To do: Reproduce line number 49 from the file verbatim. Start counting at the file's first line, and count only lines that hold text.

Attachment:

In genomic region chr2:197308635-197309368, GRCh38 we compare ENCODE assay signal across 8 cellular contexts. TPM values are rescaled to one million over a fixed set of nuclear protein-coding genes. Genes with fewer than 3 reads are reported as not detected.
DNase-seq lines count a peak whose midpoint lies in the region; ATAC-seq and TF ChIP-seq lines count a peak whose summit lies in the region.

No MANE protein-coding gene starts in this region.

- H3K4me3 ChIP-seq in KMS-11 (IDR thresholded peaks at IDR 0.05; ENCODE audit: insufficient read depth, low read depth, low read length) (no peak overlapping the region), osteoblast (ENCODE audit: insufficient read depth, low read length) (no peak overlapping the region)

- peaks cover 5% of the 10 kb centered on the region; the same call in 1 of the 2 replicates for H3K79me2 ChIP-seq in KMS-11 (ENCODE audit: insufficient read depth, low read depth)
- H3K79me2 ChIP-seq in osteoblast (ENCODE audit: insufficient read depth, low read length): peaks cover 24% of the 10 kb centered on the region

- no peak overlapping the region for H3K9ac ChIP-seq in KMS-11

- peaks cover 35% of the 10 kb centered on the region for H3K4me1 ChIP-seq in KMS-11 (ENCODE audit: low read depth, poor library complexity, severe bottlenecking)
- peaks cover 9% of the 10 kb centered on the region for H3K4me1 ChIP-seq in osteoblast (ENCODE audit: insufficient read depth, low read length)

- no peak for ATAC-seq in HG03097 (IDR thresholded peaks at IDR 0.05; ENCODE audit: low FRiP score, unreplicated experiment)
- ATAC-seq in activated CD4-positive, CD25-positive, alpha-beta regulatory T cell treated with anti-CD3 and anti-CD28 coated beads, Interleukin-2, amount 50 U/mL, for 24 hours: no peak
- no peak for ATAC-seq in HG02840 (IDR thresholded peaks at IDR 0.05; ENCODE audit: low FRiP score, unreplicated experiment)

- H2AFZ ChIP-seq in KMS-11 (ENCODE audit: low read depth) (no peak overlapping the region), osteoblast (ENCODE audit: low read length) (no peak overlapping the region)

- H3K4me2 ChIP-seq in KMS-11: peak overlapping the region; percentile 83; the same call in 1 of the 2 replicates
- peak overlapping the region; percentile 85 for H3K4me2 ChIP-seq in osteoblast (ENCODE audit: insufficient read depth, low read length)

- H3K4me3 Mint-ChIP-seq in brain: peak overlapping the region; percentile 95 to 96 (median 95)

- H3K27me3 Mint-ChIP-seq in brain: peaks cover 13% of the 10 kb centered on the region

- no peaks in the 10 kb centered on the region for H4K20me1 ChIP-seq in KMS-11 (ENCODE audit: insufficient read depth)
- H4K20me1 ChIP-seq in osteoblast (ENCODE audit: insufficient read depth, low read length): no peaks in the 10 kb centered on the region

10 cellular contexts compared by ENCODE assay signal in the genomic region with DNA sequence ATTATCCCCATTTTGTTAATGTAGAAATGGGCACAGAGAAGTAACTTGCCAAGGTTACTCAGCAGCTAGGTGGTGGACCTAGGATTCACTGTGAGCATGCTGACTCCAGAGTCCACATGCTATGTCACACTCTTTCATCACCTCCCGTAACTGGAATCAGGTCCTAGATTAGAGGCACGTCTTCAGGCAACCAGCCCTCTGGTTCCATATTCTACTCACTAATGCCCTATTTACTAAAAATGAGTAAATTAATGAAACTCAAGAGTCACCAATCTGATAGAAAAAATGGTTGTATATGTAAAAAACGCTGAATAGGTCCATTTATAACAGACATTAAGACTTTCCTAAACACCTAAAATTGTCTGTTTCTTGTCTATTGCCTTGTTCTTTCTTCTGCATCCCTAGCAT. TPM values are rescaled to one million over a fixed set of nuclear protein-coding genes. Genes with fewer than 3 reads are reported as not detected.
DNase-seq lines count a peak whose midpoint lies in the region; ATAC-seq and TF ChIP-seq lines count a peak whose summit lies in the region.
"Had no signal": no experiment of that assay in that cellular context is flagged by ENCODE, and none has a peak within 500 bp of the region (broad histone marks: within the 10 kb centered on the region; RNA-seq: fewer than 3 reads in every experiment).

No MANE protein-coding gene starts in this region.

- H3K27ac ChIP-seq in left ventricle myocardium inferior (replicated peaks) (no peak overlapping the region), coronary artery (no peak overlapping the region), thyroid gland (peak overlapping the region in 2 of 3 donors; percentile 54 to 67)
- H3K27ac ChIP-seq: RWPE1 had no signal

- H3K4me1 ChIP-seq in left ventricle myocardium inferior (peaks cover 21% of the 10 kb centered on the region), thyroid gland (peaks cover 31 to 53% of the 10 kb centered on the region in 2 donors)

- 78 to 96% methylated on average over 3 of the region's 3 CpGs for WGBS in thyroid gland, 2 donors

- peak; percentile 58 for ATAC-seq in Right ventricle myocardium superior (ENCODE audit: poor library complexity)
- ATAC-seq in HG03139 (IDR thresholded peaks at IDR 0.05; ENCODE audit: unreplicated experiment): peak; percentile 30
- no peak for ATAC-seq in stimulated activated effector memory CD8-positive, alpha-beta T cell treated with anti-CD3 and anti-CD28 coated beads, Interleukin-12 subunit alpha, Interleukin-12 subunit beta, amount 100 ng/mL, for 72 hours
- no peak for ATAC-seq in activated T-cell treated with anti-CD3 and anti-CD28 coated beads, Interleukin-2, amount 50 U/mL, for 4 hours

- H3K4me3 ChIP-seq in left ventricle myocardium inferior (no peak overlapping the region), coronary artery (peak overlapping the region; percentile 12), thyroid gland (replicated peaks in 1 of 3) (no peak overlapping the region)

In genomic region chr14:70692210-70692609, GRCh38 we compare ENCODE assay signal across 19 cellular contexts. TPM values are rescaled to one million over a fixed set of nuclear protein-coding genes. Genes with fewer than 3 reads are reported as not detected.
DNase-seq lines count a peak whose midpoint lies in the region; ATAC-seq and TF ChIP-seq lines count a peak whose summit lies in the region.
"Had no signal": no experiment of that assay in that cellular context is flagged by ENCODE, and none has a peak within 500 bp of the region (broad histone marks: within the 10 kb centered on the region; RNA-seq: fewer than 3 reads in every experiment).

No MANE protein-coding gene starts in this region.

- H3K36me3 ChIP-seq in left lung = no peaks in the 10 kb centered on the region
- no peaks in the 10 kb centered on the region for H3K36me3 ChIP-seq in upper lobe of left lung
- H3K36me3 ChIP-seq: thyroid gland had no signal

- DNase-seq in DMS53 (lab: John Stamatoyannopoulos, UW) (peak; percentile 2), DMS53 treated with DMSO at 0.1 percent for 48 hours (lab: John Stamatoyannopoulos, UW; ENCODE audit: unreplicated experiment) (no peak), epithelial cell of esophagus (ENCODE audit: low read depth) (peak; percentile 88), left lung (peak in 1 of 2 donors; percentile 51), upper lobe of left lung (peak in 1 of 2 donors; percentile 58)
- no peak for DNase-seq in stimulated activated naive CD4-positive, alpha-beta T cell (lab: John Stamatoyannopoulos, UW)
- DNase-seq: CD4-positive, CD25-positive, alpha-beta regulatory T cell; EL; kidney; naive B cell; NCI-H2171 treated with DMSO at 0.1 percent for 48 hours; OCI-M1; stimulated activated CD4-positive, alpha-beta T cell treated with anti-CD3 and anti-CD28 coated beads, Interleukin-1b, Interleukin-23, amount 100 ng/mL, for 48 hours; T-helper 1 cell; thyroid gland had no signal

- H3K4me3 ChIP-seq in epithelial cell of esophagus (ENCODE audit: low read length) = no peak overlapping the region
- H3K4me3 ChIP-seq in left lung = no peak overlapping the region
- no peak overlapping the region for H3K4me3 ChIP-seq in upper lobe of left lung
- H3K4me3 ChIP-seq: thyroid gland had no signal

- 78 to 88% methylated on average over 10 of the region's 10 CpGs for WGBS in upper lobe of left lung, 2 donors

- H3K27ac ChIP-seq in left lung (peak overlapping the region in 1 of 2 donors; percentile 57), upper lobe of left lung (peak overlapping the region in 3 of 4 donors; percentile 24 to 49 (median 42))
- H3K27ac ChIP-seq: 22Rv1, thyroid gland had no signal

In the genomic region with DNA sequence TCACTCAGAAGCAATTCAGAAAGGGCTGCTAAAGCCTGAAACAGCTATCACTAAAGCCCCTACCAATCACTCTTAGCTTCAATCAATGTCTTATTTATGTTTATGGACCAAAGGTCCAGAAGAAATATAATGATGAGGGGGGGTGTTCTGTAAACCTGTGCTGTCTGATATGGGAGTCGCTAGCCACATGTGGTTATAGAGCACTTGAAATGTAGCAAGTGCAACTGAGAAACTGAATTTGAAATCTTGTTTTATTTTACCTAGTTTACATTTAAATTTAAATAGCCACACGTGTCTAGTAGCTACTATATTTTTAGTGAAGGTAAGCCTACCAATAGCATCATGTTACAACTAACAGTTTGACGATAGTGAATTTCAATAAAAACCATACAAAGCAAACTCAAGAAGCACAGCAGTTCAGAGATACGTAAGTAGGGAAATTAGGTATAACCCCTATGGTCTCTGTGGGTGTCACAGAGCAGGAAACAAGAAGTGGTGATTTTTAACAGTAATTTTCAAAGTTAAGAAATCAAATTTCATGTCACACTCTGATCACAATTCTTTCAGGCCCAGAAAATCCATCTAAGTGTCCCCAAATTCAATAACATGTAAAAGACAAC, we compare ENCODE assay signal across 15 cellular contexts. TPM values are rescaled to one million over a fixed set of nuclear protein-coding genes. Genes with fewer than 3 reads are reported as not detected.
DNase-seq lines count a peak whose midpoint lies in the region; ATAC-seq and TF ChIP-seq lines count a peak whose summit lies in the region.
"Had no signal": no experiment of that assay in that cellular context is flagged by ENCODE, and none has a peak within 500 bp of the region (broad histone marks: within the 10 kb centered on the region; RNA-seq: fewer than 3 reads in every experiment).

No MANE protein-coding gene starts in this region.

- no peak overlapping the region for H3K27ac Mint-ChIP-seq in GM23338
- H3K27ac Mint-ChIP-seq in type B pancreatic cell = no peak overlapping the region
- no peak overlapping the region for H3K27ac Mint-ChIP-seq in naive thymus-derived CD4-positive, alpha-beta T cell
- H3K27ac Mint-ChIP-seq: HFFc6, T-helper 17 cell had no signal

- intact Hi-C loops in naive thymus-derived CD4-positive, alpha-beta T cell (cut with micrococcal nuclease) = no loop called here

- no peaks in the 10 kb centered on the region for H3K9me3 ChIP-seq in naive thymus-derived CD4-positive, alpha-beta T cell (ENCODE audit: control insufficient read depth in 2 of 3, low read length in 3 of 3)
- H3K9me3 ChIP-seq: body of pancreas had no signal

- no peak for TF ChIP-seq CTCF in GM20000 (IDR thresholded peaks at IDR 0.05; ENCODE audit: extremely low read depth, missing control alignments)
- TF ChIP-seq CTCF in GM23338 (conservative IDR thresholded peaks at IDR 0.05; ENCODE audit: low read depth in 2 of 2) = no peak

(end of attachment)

- H3K27ac ChIP-seq: 22Rv1, thyroid gland had no signal